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To the editor: Former President Trump did a lot of things that were terrible, but none was as disturbing to me as his pardon of a man who paid to have his daughter accepted to USC under false pretenses.
It's amazing what a person can buy with $50,000. Other parents who also paid to have their children accepted to USC went to prison or were fined for using their wealth and lies to step ahead of students who were actually qualified to attend.
The fact that the pardon was backed by several businesspeople who were financial supporters of Trump is yet another example of people being able to buy their way out of almost any crime. We had a president who supported the fraud in this case by pardoning the perpetrator.
Karla H. Edwards, Santa Clarita
To the editor: Pardon me, but Trump's pardon of his former campaign manager Stephen K. Bannon may actually further endanger him.
The pardon serves to deprive Bannon of any 5th Amendment shelter against testifying and possible self-incrimination for past conduct, thereby eliminating a justification for him not testifying against himself or Trump.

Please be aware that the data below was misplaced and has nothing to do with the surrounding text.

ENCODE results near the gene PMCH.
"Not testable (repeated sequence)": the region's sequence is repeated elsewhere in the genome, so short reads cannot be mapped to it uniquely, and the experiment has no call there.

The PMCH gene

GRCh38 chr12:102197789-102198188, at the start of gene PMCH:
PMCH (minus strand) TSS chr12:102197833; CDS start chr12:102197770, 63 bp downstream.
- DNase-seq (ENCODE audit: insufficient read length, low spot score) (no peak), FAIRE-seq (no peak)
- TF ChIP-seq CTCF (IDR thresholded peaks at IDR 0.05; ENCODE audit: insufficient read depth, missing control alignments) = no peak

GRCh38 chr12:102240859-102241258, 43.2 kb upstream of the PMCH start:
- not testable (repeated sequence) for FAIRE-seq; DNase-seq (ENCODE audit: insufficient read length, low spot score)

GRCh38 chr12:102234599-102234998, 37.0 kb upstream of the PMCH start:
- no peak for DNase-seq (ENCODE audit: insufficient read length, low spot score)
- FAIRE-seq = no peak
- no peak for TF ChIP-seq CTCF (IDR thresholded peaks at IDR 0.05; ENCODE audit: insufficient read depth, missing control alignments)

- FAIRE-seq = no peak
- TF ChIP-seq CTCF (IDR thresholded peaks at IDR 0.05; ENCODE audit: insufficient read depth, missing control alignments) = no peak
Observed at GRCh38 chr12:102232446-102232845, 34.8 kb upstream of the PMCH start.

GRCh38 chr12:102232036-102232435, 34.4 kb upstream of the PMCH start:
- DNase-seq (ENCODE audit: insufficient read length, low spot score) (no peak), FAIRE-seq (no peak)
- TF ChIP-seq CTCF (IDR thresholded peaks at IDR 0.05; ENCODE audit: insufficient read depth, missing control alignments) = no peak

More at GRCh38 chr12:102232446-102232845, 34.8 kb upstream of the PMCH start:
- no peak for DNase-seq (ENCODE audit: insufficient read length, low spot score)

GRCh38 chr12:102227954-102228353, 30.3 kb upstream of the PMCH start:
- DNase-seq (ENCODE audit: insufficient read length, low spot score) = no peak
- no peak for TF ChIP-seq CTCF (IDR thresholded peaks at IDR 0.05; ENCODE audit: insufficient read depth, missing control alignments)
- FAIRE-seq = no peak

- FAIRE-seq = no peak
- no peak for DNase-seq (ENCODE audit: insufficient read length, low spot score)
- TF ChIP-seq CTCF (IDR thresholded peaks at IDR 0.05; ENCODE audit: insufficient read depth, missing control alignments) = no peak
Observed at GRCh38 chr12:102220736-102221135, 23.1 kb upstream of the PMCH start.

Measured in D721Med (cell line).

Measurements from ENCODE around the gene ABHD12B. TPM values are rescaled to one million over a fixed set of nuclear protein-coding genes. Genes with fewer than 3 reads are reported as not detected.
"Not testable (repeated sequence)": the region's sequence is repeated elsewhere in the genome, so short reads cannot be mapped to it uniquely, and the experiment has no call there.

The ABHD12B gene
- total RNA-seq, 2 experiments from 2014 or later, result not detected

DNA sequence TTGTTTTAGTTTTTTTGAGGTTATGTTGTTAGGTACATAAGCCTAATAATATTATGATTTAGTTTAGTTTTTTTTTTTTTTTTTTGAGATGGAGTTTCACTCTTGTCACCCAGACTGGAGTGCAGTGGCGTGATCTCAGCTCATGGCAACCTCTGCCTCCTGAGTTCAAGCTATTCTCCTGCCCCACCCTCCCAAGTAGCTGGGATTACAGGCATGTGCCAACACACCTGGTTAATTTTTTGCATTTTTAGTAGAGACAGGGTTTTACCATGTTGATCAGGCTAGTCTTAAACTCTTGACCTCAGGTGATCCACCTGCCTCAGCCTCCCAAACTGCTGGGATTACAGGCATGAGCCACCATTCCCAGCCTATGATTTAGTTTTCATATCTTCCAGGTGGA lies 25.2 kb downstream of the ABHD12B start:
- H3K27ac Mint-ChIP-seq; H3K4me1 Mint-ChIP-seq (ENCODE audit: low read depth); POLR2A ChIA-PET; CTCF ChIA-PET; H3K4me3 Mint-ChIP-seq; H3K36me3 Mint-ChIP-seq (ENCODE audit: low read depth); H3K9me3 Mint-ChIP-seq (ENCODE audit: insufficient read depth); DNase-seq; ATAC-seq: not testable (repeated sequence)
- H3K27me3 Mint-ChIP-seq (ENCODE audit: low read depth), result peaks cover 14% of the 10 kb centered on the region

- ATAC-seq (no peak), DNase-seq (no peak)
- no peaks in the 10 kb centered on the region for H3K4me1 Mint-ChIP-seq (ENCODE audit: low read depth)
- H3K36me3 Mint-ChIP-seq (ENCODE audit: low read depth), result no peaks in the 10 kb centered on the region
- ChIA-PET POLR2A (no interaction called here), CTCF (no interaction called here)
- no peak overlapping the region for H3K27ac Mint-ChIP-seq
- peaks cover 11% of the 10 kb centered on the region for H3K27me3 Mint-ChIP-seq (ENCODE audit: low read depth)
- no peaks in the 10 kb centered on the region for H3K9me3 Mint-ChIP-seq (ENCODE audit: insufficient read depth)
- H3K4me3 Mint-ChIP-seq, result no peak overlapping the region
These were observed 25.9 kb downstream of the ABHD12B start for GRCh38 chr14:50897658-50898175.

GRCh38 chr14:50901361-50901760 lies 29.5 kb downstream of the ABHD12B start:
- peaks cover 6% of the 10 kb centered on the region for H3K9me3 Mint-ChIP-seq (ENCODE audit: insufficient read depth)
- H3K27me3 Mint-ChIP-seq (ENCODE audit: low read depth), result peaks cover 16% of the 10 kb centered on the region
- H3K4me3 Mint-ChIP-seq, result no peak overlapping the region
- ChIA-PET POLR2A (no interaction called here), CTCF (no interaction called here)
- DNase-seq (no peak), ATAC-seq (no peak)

Any post-pardon false testimony he might give to aid Trump would open him up to new charges of perjury. Refusals to testify would place him in contempt and result in incarceration.
Conversely, Trump's decision not to pardon family members or his attorney Rudy Giuliani allows them to use their 5th Amendment right against self-incrimination to refuse to testify against Trump at the risk of incriminating themselves. For once, Trump may have received some good legal advice from a "real" lawyer.
Les Weinstein, Los Angeles
The writer is a former Department of Justice attorney.
To the editor: Trump can be proud of himself for committing one last con job on a portion of his supporters — those persons whom he incited to storm the Capitol but did not receive a pardon for doing so.
Robert Corsun, Sherman Oaks
This story originally appeared in Los Angeles Times.